We awoke on the first night to find someone had tried to get into our tent (and that in the supposedly secure Crew Camping field); twenty minutes later they tried again, my "what the fuck" being greeted with an unconvincing "oh sorry mate, wrong tent." Morning confirmed foul play. Many had had their valuables nicked - by a stroke of luck ours were locked in the car.
Then I lost a day to a particularly vicious migraine.
And then there was the rain. Torrential, unremitting rain. And when there's rain at a festival there's mud. Fields of pristine grassland turn quickly to puddled clay, a sticky syrup of tiramisu that sucks at your boots and your spirits and gets in everything, on everything, under everything, until all differences are erased in homogenous brown. Try walking in it without slipping. Try dancing in it. Try keeping your spirits up when your clothes are damp, your socks are wet, you feel the first bite of a stinking cold, and then someone accidentally walks off with your wellies (thankfully theirs were dry and a good fit too).
We saw some great music: the Warsaw Village Band, The Egg, Green Angels, Duncan Disorderly & the Scallywags. Celtech played a blinder on the main stage and even brought the sun out.
We went raving in the Solar Dance stage and danced like it was 1987 (well, not Nomi - she would have been 3). The music and lasers were mind-bendingly good.
I gave a talk on the Judaeo-Christian notions of time underlying much of the current 2012 millenarianism (as you do), and gently argued the case for a more pagan, spiracular framework for thinking about psychedelics (if you're interested, a version of the talk is coming out in a book later this year - more soon). It seemed to go down well.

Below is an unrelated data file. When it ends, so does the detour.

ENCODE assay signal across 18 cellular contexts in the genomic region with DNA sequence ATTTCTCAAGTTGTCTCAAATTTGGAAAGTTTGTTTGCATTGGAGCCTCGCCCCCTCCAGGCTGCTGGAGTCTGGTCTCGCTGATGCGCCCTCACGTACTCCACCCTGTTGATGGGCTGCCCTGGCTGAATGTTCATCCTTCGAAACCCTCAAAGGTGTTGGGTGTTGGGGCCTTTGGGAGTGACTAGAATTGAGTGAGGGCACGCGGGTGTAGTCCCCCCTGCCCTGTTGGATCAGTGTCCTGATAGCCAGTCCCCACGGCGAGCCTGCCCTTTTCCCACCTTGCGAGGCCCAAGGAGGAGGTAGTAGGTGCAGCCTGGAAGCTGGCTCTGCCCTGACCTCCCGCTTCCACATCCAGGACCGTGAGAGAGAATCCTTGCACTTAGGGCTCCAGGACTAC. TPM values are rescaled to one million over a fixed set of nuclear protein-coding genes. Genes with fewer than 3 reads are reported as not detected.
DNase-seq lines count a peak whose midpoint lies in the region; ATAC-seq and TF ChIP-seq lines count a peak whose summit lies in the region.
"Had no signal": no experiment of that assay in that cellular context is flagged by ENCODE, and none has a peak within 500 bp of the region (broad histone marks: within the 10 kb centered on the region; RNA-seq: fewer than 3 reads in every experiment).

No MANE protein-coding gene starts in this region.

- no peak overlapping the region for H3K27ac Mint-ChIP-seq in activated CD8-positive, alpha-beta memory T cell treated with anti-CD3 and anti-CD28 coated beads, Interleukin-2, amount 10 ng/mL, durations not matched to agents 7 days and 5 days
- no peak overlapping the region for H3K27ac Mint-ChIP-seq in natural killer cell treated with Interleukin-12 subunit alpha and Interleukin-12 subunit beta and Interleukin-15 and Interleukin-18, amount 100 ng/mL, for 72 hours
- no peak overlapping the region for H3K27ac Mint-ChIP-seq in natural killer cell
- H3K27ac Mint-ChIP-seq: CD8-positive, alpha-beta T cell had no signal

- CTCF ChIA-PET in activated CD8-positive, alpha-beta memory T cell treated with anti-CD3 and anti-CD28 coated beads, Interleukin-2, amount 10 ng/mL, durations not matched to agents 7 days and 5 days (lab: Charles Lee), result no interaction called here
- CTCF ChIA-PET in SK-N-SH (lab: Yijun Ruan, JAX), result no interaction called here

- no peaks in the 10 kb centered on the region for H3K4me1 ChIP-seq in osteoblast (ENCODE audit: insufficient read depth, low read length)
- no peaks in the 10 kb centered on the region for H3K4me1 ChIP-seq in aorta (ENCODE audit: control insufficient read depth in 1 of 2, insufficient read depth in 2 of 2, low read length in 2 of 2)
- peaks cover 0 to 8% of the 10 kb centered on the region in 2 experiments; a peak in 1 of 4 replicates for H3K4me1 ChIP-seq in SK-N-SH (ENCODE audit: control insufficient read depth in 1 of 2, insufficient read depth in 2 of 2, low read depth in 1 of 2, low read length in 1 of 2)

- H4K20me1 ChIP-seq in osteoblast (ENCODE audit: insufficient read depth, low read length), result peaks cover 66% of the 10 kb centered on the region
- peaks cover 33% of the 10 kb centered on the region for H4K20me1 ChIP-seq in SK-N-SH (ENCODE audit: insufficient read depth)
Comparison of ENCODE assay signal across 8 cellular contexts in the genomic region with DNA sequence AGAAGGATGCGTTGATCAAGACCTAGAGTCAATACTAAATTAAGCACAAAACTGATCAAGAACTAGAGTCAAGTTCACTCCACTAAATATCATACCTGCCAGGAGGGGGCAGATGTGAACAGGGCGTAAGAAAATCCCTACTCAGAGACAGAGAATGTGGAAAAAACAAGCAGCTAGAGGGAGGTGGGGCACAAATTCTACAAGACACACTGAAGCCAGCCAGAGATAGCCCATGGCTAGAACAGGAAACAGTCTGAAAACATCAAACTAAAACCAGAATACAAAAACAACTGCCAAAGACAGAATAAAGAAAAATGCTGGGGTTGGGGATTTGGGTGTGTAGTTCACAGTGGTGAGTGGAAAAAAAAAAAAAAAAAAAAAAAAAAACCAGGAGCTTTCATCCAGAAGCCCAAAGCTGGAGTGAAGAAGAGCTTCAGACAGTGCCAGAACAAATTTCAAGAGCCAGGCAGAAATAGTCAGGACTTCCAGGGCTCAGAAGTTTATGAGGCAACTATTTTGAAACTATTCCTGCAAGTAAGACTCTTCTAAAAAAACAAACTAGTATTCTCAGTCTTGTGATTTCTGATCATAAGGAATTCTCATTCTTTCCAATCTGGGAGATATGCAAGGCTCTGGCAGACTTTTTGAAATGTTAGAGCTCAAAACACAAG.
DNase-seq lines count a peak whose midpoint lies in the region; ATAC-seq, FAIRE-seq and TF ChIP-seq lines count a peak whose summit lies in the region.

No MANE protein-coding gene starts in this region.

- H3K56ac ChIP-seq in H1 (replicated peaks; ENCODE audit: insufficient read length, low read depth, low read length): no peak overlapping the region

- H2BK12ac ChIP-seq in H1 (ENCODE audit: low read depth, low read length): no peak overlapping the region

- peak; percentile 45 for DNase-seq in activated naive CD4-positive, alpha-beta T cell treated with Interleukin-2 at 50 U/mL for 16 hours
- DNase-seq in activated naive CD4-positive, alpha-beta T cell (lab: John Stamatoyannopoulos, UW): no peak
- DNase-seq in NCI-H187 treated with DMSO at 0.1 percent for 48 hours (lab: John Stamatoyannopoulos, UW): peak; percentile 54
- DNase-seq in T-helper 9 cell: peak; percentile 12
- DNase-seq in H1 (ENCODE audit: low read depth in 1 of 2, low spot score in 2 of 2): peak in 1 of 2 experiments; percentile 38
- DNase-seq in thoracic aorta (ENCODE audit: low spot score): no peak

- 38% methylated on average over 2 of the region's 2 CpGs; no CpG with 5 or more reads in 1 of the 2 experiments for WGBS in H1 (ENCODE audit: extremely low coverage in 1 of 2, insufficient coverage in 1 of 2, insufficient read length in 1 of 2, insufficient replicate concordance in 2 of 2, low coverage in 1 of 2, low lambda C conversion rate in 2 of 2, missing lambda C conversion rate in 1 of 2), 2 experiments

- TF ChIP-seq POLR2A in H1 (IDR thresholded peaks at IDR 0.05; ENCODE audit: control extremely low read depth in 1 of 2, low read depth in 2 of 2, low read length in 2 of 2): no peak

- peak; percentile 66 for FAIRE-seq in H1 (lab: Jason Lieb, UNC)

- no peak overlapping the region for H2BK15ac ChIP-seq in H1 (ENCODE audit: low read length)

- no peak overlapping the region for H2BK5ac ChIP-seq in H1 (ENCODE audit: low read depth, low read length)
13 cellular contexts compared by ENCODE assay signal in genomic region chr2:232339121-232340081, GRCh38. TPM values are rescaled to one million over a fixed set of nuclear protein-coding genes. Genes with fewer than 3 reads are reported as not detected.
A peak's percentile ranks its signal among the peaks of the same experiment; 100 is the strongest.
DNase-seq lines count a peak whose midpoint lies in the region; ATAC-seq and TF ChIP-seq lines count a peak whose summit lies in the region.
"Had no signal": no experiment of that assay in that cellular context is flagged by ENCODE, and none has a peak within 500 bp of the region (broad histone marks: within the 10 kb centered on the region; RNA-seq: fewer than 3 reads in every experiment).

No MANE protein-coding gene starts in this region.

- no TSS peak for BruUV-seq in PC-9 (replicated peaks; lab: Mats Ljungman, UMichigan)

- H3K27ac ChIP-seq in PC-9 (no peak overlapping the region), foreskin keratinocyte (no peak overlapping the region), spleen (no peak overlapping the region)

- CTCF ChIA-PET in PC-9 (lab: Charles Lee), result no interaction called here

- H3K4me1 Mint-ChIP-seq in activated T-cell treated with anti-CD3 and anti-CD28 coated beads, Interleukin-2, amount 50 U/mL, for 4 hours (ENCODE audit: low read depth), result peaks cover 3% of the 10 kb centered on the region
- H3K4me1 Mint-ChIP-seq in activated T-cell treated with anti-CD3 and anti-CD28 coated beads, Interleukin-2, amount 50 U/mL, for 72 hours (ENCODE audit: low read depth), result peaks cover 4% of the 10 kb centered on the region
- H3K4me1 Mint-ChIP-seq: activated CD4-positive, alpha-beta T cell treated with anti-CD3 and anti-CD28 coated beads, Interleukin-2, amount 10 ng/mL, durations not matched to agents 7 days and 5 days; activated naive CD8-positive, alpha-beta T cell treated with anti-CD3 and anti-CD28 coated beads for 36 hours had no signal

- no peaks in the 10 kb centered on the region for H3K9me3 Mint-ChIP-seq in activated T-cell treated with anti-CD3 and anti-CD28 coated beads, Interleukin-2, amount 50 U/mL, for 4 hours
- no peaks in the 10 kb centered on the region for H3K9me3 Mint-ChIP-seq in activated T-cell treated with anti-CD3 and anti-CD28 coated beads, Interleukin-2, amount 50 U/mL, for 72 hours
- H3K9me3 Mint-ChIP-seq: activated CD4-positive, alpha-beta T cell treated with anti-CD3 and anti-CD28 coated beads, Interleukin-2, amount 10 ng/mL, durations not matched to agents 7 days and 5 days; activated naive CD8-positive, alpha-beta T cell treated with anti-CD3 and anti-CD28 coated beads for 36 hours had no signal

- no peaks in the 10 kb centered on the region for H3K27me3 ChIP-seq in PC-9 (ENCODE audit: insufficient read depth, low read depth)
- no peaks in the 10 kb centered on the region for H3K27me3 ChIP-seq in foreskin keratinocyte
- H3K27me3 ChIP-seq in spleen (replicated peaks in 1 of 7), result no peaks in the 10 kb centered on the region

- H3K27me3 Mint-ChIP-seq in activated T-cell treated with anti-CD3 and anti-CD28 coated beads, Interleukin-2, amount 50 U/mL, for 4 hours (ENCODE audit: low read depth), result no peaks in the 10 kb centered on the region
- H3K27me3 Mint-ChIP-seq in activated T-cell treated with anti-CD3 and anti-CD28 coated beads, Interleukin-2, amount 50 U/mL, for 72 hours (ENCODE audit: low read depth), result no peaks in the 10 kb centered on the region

But really, what made the festival so good was the chance to reconnect with alternative culture, with different ways of living, thinking, doing, making, and, yes, playing. It gets lonely out here. We all need to recharge.
There were some truly inspiring talks (about which I shall blog later) and a lot of creative beauty. Here's one example, a tent with a load of candles in. Very nice. But then we learned that these were peace flames. Someone lit a candle from the smouldering fires of Hiroshima and that flame has been kept alight ever since in the name of peace, in the hope that it might never happen again. There are peace candles burning continuously around the world. Suddenly a beautiful night sculpture took on a whole new level of meaning. I found it profoundly moving.
Wod played on the Sunday evening, in the new, specially provided dance tent, with a proper sprung floor lovingly made by Rob the Farmer (to whom much gratitude is due). It was a small, intimate gig, but nonetheless intense. People were sat outside too, listening as they watched the sunset.
We left shortly afterwards, ready for home, but with that bitter sweet feeling of wanting and not wanting to go. The festival always has to end but I suppose we take some of it away with us, and I don't mean the mud.